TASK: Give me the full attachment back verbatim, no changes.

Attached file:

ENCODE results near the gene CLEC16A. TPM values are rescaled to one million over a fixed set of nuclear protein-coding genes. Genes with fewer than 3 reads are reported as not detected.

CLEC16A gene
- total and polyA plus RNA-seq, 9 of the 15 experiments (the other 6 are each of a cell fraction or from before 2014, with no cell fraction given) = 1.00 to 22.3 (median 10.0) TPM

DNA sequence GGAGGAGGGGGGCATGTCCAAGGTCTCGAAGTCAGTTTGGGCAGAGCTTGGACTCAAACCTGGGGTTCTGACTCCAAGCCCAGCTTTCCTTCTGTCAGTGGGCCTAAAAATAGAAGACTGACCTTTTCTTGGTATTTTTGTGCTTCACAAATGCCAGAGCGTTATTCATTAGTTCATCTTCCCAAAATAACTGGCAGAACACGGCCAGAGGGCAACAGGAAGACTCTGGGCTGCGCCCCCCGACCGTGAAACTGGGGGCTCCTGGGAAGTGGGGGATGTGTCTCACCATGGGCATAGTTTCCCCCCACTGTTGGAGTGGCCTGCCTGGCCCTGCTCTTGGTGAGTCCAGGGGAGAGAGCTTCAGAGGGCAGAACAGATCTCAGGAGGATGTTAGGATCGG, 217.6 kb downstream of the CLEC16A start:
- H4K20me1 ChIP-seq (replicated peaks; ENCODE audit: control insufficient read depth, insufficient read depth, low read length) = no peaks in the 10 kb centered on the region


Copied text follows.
ENCODE results near the gene CLEC16A. TPM values are rescaled to one million over a fixed set of nuclear protein-coding genes. Genes with fewer than 3 reads are reported as not detected.

CLEC16A gene
- total and polyA plus RNA-seq, 9 of the 15 experiments (the other 6 are each of a cell fraction or from before 2014, with no cell fraction given) = 1.00 to 22.3 (median 10.0) TPM

DNA sequence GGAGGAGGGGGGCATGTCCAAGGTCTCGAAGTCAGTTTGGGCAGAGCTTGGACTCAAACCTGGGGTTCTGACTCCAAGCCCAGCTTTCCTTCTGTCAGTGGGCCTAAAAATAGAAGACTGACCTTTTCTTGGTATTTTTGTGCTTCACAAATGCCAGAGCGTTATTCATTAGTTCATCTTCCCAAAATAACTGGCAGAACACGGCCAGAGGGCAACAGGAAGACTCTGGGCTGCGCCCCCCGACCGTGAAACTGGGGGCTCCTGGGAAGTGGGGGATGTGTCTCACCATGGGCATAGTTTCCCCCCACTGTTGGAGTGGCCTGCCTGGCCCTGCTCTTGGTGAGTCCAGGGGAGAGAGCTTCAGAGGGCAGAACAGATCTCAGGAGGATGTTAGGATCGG, 217.6 kb downstream of the CLEC16A start:
- H4K20me1 ChIP-seq (replicated peaks; ENCODE audit: control insufficient read depth, insufficient read depth, low read length) = no peaks in the 10 kb centered on the region